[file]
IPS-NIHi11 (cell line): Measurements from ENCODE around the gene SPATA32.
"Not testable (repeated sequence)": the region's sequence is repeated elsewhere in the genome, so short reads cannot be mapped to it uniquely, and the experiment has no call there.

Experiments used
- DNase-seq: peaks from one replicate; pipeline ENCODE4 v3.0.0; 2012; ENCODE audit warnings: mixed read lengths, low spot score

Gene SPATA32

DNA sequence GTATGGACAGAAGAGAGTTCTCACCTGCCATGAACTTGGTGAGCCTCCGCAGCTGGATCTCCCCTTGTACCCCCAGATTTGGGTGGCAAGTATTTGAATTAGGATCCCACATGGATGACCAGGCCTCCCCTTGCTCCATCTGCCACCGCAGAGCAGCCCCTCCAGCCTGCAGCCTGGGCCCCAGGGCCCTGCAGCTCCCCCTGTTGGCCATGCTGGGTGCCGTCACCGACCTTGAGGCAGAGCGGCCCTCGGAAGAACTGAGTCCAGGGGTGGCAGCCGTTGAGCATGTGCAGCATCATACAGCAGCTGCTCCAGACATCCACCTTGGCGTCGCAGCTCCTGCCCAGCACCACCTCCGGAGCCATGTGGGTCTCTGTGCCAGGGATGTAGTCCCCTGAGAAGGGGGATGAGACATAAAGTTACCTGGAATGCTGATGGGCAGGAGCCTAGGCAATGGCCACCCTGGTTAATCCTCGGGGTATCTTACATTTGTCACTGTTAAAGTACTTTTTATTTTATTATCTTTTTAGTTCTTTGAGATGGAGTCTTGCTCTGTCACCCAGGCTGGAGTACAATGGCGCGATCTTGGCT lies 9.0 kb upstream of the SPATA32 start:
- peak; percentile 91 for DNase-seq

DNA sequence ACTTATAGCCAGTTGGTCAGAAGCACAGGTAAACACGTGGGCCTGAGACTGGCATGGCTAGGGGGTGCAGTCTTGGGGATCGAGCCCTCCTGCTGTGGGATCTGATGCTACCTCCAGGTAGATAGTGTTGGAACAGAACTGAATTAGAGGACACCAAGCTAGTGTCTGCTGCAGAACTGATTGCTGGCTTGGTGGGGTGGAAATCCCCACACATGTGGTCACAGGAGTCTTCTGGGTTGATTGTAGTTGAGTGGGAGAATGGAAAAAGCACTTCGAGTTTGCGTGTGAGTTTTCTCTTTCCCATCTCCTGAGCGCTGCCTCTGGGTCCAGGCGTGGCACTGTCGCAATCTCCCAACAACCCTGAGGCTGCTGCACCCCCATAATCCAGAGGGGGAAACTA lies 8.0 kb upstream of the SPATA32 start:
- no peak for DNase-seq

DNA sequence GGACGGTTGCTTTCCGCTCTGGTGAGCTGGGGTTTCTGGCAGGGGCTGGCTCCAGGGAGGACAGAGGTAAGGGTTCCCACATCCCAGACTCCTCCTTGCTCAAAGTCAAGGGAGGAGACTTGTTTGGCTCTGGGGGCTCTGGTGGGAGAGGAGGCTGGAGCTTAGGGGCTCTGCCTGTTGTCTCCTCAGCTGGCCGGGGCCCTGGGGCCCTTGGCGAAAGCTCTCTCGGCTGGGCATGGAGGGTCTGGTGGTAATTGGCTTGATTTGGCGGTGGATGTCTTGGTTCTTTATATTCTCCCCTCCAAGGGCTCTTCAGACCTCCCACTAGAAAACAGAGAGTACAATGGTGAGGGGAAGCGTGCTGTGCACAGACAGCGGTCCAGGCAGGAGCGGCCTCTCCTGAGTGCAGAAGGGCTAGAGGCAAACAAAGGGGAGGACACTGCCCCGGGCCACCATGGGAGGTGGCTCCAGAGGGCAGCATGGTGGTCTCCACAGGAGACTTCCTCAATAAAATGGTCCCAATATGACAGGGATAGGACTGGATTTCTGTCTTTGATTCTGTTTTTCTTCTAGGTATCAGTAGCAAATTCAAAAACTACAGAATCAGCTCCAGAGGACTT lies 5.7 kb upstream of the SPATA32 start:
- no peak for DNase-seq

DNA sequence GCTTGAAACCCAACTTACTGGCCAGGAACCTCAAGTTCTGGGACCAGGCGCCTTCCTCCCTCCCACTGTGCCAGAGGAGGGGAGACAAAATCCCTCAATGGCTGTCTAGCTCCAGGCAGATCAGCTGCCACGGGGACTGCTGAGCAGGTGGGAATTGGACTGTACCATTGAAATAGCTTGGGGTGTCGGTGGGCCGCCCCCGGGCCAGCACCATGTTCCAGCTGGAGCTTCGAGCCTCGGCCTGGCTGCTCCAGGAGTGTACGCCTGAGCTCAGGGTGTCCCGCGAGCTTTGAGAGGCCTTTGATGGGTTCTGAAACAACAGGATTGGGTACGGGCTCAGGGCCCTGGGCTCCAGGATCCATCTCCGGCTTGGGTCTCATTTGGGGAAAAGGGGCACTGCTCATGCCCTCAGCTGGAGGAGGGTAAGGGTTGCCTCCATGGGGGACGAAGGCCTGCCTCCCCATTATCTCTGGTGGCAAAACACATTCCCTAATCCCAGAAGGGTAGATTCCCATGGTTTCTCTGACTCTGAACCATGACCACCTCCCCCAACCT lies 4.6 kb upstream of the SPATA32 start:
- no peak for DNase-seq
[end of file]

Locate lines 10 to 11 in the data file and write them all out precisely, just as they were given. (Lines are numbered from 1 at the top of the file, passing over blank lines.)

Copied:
DNA sequence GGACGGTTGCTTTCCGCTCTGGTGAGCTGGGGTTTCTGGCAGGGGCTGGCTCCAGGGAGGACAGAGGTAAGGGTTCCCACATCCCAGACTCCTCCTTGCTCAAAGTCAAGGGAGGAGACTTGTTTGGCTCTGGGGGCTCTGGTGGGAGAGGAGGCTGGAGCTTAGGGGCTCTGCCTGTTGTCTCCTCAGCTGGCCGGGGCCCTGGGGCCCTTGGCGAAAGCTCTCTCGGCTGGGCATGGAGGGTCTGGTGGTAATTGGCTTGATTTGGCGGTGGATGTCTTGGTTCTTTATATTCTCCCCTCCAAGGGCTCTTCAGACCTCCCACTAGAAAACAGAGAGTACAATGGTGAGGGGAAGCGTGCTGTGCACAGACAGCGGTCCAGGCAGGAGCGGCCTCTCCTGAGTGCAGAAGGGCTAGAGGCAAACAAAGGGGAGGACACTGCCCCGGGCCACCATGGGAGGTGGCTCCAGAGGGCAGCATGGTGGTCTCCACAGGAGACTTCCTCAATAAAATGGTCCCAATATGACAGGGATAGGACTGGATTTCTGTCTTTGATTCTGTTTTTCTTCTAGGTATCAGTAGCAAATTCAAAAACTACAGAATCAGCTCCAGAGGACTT lies 5.7 kb upstream of the SPATA32 start:
- no peak for DNase-seq